In the early years, support for eleemosynary and cultural institutions came almost exclusively from wealthy individuals.  In twenty-first century Cincinnati, the importance of personal philanthropy continues.  But we are fortunate to have private funds supplemented by major contributions from corporate and public entities, including city, county, and state government.

Now that nonprofits are making building plans and donors are signing pledges for capital gifts, local architectural and construction firms are hiring.  And arts patrons are applauding as design teams and timelines are announced for the renovation of landmark buildings and new ones are commissioned.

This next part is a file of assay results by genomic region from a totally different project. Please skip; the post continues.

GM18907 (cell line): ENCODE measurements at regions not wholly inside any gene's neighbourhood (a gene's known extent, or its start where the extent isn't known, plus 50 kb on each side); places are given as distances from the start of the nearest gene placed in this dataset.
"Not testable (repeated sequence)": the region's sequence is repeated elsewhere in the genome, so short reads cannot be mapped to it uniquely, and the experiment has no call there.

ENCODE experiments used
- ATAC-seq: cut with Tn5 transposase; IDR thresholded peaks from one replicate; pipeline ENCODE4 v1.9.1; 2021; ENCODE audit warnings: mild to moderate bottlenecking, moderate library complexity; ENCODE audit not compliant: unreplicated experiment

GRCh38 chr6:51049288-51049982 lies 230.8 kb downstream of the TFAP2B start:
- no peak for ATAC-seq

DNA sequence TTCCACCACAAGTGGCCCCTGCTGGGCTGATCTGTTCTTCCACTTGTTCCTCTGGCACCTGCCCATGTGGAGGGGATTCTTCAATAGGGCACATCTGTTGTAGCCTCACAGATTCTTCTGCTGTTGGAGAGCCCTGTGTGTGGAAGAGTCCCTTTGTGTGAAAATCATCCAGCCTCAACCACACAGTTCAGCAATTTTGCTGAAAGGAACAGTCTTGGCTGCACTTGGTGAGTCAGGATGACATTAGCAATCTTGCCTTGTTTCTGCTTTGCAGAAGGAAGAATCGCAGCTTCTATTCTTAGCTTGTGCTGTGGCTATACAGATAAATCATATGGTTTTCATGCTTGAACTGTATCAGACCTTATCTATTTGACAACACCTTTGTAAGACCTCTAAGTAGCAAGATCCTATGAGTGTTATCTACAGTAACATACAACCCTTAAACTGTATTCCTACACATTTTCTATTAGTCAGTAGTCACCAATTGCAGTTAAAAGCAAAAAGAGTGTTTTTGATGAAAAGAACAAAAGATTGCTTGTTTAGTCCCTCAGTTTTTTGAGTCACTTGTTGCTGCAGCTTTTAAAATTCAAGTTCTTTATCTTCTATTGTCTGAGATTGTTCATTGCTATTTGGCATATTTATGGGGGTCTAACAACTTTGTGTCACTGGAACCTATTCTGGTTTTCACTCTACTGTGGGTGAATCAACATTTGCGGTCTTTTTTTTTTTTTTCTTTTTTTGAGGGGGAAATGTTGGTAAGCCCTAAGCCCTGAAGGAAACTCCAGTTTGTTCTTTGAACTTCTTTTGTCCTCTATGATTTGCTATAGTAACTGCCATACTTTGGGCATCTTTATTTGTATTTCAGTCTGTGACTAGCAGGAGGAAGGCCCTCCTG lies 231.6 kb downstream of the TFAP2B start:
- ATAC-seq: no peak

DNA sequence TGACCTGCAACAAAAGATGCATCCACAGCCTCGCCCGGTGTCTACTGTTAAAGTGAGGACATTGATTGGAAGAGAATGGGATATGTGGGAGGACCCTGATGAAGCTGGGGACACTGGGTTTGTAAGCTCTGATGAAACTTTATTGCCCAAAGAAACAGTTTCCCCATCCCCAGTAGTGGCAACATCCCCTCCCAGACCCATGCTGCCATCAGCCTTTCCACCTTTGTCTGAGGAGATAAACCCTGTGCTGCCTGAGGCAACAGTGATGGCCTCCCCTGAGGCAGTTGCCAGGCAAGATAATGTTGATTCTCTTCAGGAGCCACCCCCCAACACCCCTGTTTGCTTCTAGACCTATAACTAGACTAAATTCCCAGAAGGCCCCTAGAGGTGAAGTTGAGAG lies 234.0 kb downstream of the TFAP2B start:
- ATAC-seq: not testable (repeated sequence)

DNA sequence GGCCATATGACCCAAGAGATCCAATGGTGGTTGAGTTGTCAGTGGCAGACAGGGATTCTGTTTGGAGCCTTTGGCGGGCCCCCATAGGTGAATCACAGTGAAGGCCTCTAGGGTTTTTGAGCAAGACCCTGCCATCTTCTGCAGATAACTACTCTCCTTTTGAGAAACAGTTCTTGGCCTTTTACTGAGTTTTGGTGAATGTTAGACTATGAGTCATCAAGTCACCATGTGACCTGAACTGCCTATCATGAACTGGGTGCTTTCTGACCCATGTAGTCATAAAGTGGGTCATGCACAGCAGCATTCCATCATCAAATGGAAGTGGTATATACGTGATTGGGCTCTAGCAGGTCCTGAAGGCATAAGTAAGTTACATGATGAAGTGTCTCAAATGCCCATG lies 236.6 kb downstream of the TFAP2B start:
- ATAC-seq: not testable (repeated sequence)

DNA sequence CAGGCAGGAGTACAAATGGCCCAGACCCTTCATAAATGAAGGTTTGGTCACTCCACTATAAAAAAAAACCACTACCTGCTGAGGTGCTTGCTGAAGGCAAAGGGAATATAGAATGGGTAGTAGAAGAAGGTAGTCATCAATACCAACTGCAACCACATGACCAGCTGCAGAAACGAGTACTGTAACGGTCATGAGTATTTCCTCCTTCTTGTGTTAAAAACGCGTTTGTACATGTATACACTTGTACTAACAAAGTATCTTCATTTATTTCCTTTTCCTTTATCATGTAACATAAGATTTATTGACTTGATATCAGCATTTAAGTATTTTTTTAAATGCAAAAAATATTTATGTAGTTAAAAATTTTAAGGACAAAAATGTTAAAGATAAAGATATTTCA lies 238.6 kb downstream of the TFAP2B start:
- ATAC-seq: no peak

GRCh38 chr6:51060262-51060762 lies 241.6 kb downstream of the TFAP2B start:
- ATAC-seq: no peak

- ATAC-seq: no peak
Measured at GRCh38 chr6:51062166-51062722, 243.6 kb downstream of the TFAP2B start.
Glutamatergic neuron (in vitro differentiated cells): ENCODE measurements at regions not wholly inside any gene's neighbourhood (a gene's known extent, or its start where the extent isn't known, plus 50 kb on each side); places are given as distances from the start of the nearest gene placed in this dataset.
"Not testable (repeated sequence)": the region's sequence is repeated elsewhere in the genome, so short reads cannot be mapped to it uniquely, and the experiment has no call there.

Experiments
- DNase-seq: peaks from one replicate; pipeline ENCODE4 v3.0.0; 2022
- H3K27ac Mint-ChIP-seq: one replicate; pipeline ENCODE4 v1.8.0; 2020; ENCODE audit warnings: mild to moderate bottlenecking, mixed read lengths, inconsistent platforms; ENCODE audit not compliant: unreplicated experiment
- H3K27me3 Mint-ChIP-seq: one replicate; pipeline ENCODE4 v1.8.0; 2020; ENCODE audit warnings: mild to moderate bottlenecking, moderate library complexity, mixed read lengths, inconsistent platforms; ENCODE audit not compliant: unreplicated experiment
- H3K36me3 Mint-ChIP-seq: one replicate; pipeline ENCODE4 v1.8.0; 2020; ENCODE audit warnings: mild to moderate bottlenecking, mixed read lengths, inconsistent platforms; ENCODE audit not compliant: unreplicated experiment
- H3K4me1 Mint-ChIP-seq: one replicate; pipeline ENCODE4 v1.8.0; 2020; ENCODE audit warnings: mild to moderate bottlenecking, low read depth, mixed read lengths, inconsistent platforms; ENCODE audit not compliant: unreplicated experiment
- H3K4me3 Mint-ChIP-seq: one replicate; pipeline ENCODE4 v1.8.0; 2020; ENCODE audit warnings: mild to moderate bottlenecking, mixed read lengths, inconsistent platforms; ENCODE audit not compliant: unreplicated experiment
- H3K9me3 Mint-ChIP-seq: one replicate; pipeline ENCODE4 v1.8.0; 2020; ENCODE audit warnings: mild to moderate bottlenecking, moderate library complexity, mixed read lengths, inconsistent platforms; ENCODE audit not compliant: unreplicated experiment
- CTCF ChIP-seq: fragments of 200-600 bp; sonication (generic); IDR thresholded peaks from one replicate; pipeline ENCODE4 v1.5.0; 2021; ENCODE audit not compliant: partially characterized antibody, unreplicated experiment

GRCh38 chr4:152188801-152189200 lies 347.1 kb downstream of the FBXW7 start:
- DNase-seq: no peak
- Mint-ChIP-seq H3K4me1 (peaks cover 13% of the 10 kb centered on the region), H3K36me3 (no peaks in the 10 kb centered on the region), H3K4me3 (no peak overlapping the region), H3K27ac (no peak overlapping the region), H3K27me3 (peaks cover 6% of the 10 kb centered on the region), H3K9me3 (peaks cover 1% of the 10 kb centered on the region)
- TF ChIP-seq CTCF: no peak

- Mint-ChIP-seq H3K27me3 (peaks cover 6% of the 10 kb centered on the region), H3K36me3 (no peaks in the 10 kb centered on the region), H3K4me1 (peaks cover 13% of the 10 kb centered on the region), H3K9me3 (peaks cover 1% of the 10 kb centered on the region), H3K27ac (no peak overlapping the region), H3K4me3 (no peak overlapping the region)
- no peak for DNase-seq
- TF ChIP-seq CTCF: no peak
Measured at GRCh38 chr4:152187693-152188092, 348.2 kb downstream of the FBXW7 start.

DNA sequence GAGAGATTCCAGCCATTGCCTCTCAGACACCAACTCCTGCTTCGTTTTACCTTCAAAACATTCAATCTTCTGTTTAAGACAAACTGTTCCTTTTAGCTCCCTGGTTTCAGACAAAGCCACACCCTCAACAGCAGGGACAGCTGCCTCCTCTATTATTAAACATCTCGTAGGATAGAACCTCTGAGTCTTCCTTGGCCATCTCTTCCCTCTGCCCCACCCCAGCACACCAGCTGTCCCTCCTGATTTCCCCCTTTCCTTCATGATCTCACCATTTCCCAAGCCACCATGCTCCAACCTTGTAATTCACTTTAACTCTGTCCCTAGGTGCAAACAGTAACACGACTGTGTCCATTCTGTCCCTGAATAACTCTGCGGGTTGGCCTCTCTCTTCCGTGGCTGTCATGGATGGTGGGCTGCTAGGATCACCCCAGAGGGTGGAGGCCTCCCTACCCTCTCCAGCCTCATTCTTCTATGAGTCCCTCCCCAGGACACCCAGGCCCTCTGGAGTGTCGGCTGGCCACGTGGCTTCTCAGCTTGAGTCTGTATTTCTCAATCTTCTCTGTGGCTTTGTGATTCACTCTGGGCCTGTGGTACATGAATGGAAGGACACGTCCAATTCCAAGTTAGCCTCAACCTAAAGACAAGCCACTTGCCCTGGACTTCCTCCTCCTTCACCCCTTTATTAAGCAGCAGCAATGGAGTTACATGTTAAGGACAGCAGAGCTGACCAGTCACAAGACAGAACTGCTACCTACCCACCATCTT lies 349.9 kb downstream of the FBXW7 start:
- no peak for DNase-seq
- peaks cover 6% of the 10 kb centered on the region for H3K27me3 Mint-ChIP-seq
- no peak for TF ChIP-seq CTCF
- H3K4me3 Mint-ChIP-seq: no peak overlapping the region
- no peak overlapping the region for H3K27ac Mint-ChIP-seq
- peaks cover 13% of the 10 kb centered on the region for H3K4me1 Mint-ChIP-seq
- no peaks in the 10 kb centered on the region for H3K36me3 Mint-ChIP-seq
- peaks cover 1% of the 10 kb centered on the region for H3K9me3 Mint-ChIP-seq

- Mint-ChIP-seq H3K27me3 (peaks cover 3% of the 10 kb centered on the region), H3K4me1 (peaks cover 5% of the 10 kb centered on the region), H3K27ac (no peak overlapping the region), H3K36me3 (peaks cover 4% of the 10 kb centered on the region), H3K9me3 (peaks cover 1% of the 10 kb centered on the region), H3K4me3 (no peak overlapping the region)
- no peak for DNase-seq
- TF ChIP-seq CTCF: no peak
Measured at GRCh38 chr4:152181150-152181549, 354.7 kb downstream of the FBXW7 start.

Successful philanthropy requires resources and donors willing to share their good fortune.  But it also takes visionaries with imagination who dare to dream big dreams and leaders who inspire others to embrace the cause. Cincinnati has been blessed with exceptional designers, leaders, and donors.  Moving into the third century, they continue to build and a remake a great city.

All of these construction projects continue to seek gifts.  Prospective donors may find contact information on respective websites of the nonprofit organizations.

–Sue Ann Painter